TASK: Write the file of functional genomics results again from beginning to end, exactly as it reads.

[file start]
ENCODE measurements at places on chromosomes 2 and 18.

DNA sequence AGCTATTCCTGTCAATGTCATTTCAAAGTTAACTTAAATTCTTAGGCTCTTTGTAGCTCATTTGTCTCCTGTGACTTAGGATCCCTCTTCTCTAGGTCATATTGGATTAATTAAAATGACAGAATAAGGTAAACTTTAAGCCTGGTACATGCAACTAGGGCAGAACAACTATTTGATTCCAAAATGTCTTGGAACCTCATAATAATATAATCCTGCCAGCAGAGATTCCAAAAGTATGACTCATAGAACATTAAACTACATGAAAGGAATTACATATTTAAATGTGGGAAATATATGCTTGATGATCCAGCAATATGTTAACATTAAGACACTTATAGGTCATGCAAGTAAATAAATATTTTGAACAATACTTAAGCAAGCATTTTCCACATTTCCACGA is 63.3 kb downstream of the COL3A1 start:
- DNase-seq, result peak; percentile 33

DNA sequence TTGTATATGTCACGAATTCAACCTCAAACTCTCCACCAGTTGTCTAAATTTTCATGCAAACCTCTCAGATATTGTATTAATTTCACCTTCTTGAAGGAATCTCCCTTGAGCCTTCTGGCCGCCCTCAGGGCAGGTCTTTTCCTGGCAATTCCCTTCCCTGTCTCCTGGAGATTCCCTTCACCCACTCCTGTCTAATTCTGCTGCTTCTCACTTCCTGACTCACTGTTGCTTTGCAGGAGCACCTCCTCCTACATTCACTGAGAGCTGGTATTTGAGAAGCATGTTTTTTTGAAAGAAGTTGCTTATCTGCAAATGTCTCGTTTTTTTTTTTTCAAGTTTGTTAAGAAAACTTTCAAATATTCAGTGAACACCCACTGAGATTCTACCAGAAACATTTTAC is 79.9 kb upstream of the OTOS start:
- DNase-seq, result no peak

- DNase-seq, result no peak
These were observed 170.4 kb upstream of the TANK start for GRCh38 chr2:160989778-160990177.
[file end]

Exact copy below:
ENCODE measurements at places on chromosomes 2 and 18.

DNA sequence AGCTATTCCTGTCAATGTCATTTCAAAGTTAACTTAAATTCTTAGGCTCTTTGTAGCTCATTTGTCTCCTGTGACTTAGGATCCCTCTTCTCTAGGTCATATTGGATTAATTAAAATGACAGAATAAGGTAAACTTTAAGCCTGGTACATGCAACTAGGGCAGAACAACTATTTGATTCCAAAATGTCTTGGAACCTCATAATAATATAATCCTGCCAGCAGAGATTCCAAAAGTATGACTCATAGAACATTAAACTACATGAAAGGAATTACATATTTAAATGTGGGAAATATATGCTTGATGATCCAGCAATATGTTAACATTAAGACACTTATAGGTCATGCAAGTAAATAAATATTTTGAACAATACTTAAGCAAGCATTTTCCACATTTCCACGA is 63.3 kb downstream of the COL3A1 start:
- DNase-seq, result peak; percentile 33

DNA sequence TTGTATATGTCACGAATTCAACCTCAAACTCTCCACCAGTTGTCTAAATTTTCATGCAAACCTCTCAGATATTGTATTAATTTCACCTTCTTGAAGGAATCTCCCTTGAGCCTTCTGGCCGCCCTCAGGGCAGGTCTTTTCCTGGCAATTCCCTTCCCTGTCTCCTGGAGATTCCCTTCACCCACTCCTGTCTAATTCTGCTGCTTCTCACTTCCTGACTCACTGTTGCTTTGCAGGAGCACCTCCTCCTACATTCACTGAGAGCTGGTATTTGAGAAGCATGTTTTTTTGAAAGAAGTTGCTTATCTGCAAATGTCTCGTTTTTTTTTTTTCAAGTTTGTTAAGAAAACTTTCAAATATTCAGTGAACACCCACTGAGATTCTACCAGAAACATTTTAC is 79.9 kb upstream of the OTOS start:
- DNase-seq, result no peak

- DNase-seq, result no peak
These were observed 170.4 kb upstream of the TANK start for GRCh38 chr2:160989778-160990177.